church, contrary to the opinion of Luther; who, as Eckard confesses, reckoned organs among the ensigns of Baal. Organs are still used in some of the Dutch churches, but against the minds of their pastors; for in the national synod at Middleburgh, anno 1581, and in that of Holland and Zealand, anno 1594, it was resolved that they would endeavour to obtain of the magistrates, the laying aside of organs, and the singing with them in churches. The church of England also, in her homilies, strongly remonstrates against the use of organs, and other instruments of music, in churches. In the homily, on the place and time of prayer, after mention of piping, singing, chanting, and playing on organs, which was in use before the Reformation, we are exhorted greatly to rejoice, and give thanks to God, that our churches are de

displeased God so sore, and so filthily defiled the holy house and place of prayer.' I only add, that the voice of harpers and musicians, and of pipers and trumpeters, is mentioned among the glories of the mystical Babylon, that mother of harlots and abominations of the earth, whom God will destroy with the sword of his mouth, and with the brightness of his coming."

The only case in which discretion appears admissible is, in the selecting of a mode of performing a duty which must be performed in some way, but where the particular way is not appointed. From the introduction of discretion, in other cases, arises all the will-worship of the Romish church. If the lawful-livered out of these things, that ness of instrumental music in religious worship were to be granted, we could no longer consistently condemn the farrago of Popish ceremonies. Instrumental music was not admitted even into that church till after the year 1250. Thomas Aquinas, who was born in 1225, and died in 1274, and whose writings are held in the greatest estimation by the Romish church, writes thus: "In the old law God was praised both with musical instruments and human voices; but the Christian church does not use instruments to praise him, lest she should seem we also read in that book of to judaize." "So that it seems," says Dr. Jennings, (Jew. Antiq. book i. chap. 5,) "instrumental music hath been introduced into Christian worship within about the last 500 years, in the darkest and most corrupt times of Popery. It is retained in the Lutheran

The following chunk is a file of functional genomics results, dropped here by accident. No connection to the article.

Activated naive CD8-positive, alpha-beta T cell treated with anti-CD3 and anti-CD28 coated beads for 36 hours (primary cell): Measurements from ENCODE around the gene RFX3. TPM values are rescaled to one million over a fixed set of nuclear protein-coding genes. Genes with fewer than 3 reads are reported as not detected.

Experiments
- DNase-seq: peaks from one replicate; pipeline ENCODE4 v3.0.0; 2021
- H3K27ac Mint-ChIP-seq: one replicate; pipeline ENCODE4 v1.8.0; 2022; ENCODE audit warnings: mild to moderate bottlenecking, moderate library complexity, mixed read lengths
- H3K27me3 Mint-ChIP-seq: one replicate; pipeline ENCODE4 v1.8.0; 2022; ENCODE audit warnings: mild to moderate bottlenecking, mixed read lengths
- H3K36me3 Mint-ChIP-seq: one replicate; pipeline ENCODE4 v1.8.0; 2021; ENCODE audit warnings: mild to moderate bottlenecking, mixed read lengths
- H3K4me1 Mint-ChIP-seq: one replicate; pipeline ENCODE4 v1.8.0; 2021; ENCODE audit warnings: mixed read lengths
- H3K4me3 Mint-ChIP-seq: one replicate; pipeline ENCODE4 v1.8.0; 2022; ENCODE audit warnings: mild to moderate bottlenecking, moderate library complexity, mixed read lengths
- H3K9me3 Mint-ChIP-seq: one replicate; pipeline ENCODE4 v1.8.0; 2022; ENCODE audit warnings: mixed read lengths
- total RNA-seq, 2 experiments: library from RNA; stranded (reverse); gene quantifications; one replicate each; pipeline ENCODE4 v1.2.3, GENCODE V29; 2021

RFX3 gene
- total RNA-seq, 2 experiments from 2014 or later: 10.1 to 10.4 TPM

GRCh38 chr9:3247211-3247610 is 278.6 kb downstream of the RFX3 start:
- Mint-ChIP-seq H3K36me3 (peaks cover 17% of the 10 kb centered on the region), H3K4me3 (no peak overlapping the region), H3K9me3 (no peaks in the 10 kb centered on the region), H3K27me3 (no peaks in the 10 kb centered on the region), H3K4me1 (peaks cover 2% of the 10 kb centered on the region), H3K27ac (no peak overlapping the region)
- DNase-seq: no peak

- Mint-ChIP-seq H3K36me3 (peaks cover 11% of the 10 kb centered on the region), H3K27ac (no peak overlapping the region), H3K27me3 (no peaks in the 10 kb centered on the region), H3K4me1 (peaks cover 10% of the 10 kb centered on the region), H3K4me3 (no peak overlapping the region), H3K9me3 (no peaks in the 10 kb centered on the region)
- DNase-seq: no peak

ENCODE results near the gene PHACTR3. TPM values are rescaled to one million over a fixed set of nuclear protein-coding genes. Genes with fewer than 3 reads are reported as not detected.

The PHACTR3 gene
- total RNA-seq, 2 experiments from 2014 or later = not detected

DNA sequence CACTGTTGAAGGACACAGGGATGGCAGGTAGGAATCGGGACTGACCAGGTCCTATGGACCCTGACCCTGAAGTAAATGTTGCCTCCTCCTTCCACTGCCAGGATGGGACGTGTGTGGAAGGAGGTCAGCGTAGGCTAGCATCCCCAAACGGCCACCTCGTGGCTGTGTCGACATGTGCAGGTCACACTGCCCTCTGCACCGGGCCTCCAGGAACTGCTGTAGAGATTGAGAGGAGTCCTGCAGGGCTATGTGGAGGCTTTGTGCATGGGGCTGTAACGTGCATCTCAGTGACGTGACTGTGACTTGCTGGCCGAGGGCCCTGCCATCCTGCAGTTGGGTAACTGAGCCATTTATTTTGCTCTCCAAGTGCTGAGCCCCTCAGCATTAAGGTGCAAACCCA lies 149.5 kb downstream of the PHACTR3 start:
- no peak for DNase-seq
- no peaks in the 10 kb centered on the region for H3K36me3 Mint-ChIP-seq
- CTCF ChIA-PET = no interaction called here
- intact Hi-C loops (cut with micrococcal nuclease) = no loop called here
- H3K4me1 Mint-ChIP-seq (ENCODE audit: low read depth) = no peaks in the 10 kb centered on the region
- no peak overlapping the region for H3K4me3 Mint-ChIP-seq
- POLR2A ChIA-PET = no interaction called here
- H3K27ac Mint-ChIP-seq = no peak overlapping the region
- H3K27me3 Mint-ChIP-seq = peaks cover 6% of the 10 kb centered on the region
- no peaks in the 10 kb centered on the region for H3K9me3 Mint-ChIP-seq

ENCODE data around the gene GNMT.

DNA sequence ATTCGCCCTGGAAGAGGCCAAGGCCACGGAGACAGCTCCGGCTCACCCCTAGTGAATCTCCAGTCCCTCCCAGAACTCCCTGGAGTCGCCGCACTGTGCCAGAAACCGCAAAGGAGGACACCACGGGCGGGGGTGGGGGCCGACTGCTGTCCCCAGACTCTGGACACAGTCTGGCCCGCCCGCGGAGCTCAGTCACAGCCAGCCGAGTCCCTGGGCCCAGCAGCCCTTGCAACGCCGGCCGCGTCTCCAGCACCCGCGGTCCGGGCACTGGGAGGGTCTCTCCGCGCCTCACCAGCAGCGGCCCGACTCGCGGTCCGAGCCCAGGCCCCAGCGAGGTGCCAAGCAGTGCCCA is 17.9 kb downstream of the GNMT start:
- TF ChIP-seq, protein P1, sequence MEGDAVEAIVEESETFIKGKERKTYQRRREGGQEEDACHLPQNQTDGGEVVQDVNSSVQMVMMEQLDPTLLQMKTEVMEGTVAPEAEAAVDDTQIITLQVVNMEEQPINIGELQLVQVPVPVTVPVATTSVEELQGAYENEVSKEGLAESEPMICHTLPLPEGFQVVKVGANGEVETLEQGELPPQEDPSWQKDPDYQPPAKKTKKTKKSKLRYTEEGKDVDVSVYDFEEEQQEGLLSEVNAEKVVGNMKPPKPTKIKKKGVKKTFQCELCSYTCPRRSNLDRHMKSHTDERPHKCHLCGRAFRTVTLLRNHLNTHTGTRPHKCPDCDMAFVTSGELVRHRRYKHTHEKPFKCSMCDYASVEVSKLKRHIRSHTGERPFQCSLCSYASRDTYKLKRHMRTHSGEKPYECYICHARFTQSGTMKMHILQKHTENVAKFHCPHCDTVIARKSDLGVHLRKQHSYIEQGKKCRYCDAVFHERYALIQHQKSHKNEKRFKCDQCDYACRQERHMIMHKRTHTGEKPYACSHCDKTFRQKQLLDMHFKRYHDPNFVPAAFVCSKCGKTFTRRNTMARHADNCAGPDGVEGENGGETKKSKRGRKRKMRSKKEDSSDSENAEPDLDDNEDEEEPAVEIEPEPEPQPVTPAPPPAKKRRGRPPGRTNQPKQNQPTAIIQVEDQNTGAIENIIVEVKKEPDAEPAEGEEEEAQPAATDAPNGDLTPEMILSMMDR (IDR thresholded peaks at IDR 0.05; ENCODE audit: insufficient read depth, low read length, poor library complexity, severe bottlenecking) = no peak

If it should be objected, that we read in the Revelation of "harpers harping with their harps;" we answer, It is true: but

the golden altar; of the offering of incense, as an appendage to prayer; and of other imagery borrowed from the Jewish dispensation. But no Protestant will from hence argue, that incense ought to be used in divine worship by Christians.

REMARKS

On Mr. W. Jones's Reply

ΤΟ Α

VINDICATION

OF THE LATE